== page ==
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Fixing workers comp

Riverton attorney wants lawmakers to study workplace liability

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From his perch on the monkeyboard in the derrick, he leaned out to grab a drill pipe and missed. His safety harness was too big. It wrapped around his neck and asphyxiated him.

The death of Dean Harris, 48, left a gaping hole for the extended family he'd supported on the Wind River Indian Reservation.

Riverton attorney John Vincent explained that if Harris had died on a rig drilling on a tribal lease, the family might have been able to file a wrongful death suit and possibly recover some compensation for the loss.

Because it was not on a tribal lease, the case fell within the state's jurisdiction, where companies are immune to such damages.

The fall-out from Harris' death was wide-ranging. His mother was forced to move in with other family in Montana. The niece and nephew he helped support sank further into poverty.

"Everything just sort of fell apart," said Harris' sister, Kathleen Brannan. "I would like to have some compensation for my mother so she could have her own home. She'd like to move back. But nobody took responsibility."

Since 1986, Vincent, who also serves as Riverton's mayor, has documented a profound change in legal recourse available to workers and their families depending upon whether an accident occurred on tribal lands or on state, federal and private leases in the state's jurisdiction.

If an accident or injury occurs on a tribal lease, and the employer can be proven negligent to some degree, the worker or his family may bring a lawsuit to seek damages. But it's extremely difficult to seek damages under the state's jurisdiction where an employer enjoys immunity.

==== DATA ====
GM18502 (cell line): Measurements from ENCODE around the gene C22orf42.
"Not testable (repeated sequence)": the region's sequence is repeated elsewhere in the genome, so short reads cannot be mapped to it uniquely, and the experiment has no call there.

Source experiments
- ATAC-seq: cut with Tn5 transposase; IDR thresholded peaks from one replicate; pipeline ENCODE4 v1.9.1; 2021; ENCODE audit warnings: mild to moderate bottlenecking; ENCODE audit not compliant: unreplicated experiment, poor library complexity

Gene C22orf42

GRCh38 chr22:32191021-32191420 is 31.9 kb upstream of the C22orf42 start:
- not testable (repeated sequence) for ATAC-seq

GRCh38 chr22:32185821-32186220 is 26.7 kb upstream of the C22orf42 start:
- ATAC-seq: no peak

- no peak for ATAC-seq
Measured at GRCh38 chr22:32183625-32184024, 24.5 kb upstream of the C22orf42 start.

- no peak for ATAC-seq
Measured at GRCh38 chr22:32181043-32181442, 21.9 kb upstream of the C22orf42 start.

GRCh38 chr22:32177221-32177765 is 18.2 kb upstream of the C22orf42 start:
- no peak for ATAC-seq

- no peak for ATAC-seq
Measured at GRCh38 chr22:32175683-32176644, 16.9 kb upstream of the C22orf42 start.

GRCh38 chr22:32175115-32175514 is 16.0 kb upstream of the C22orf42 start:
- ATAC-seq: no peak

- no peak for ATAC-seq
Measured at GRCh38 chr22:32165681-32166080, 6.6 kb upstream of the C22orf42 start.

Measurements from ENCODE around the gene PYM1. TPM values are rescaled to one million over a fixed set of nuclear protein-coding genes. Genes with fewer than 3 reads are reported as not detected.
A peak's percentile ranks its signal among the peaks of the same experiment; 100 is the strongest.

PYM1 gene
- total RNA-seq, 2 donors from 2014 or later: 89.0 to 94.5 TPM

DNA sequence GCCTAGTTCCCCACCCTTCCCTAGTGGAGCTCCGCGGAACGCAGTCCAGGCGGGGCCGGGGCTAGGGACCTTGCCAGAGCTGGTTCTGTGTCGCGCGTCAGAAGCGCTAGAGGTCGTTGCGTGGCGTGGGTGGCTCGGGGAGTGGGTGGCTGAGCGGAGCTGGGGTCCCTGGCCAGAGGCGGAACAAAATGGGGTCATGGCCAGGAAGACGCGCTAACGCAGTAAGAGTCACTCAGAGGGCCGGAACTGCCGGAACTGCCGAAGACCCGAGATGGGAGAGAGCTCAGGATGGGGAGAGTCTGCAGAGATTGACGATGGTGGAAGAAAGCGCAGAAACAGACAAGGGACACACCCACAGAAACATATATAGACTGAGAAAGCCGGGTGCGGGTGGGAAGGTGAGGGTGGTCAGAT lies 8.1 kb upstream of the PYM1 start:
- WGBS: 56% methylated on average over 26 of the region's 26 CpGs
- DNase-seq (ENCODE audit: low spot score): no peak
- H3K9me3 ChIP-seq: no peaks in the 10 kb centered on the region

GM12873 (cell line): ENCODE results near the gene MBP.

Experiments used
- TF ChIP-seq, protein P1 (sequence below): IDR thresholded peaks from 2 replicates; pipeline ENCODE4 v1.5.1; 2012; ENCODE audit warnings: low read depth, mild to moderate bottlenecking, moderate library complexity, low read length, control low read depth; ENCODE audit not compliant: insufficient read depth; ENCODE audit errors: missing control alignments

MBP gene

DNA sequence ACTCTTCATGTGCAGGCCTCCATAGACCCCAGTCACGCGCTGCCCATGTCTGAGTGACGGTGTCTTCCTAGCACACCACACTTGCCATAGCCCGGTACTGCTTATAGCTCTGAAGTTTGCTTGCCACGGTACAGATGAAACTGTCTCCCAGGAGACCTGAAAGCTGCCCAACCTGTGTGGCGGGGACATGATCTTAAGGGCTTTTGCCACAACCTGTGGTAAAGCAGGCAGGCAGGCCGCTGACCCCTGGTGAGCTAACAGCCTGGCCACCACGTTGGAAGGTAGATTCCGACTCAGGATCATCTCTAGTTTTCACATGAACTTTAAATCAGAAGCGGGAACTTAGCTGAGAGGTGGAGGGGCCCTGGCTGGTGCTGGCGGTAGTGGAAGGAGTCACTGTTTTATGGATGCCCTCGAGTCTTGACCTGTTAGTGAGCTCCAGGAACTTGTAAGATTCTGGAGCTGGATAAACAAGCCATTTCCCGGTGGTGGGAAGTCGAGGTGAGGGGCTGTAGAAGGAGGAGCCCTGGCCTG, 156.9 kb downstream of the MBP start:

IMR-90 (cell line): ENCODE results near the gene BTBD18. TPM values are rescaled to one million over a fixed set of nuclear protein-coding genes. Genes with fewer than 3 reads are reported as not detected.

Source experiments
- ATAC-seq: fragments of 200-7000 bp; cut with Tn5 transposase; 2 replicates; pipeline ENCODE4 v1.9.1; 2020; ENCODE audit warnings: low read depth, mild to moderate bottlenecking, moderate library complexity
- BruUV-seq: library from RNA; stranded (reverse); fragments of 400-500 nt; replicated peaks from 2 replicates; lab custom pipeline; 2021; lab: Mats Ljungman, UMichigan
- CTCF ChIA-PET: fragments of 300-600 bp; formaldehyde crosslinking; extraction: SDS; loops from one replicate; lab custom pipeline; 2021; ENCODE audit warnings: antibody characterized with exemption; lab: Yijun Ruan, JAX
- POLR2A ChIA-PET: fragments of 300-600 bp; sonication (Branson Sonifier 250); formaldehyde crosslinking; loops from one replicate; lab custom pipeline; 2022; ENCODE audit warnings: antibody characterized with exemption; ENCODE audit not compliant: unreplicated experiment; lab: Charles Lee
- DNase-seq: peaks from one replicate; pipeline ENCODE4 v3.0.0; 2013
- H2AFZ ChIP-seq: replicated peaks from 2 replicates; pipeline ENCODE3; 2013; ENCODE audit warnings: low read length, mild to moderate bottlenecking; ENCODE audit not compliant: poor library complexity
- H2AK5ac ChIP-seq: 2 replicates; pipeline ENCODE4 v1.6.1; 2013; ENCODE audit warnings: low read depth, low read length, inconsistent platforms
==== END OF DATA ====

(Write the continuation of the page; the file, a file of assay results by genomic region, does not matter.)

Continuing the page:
"One's ability to have a family or be compensated when a worker is killed or suffers a serious, life-long injury depends on whether they were working on a tribal lease," said Vincent. "We're proud of our blue-collar community here in Riverton. But the status of the (state) law is shameful to me."


Vincent is asking legislators to launch an interim study to consider whether lawmakers should re-instate the "joint and several liability" statutes, which were repealed in 1986. "Joint and several liability" refers to legal tools used to assign degrees of liability in workplace deaths and injuries.

Vincent and attorney Jessica Rutzick authored an article on the subject that is slated for publication in the Wyoming Law Review next month.

Vincent said those laws were evenly applied in state and tribal jurisdictions until 1986, when the state repealed them from its statutes. Tribes did not follow the state's lead, and maintained the joint and several liability statutes.

Joe Teig, a partner with the Holland and Hart law firm, said Wyoming's lawmakers repealed the joint and several liability statutes because they agreed that it is not fair make a party pay 100 percent of damages if they are only partially to blame for the accident.

"Prior to 1986, if one defendant could be found in any amount of fault, they could be forced to pay all of the damages. Then they'd have to sue all the other parties (who shared some degree of fault) to get back the share they didn't cause," said Teig.

What's not fair, argues Vincent, is that under the state's current system the risk of loss is placed on the innocent party (an injured worker) instead of the responsible party (a negligent employer).